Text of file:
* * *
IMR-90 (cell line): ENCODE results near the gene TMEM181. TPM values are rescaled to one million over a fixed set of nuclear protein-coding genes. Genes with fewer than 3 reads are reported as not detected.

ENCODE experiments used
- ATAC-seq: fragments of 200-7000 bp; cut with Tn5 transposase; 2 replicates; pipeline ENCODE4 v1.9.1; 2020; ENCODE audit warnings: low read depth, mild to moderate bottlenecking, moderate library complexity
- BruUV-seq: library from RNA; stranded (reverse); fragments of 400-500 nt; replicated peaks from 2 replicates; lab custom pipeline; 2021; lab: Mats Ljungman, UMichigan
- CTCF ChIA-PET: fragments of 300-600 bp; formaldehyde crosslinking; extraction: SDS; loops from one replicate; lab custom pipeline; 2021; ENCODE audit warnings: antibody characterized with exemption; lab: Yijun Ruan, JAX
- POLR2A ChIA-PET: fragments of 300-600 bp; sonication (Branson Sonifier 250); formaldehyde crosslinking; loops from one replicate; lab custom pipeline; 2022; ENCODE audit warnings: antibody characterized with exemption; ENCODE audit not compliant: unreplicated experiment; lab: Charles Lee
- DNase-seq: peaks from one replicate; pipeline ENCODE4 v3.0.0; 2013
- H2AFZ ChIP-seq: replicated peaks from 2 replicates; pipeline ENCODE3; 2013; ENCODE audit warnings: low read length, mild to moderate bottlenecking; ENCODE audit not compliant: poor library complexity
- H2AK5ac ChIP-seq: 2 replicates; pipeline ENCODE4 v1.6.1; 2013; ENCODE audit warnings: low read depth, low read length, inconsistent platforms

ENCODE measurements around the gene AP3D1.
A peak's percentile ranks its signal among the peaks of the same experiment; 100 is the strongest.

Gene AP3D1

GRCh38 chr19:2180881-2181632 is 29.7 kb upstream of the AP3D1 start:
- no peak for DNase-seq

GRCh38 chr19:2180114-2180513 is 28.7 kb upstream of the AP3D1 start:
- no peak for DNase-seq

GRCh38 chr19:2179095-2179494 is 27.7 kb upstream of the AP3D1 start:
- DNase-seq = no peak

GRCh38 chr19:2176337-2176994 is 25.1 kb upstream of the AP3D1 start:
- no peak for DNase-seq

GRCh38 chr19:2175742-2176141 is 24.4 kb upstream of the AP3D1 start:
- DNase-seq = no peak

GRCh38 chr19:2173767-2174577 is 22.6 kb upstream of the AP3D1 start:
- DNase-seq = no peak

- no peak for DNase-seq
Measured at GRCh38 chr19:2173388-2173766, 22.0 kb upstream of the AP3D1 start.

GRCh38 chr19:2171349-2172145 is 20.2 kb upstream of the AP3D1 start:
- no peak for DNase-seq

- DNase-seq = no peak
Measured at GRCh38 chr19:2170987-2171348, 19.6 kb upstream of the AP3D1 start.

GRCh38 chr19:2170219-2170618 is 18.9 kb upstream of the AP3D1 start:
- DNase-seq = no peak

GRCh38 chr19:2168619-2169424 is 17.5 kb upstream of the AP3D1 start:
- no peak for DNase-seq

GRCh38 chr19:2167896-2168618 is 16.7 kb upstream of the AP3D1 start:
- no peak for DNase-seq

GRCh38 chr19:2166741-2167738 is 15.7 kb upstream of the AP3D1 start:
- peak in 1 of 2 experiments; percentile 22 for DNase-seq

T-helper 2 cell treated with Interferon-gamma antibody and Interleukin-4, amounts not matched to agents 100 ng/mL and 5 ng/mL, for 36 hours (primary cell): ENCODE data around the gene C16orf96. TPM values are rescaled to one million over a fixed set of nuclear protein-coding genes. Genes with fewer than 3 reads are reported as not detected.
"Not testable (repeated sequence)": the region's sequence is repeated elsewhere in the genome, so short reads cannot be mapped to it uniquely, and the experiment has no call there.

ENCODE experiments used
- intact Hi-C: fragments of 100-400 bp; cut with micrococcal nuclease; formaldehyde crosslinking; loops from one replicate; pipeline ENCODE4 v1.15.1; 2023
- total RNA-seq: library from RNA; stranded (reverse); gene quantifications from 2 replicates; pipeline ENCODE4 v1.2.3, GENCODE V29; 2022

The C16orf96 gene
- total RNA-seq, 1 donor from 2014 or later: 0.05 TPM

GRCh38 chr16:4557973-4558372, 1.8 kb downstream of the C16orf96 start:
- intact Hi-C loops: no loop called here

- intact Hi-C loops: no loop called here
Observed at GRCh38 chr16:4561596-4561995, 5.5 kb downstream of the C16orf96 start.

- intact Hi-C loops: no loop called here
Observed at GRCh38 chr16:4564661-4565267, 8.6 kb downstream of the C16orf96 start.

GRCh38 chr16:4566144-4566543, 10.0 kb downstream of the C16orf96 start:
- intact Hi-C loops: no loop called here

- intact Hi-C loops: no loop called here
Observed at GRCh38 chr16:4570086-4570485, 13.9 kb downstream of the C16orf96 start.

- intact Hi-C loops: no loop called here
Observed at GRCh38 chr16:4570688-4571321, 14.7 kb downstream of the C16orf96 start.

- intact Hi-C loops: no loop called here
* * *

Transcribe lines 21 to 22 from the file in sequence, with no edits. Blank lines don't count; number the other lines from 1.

GRCh38 chr19:2175742-2176141 is 24.4 kb upstream of the AP3D1 start:
- DNase-seq = no peak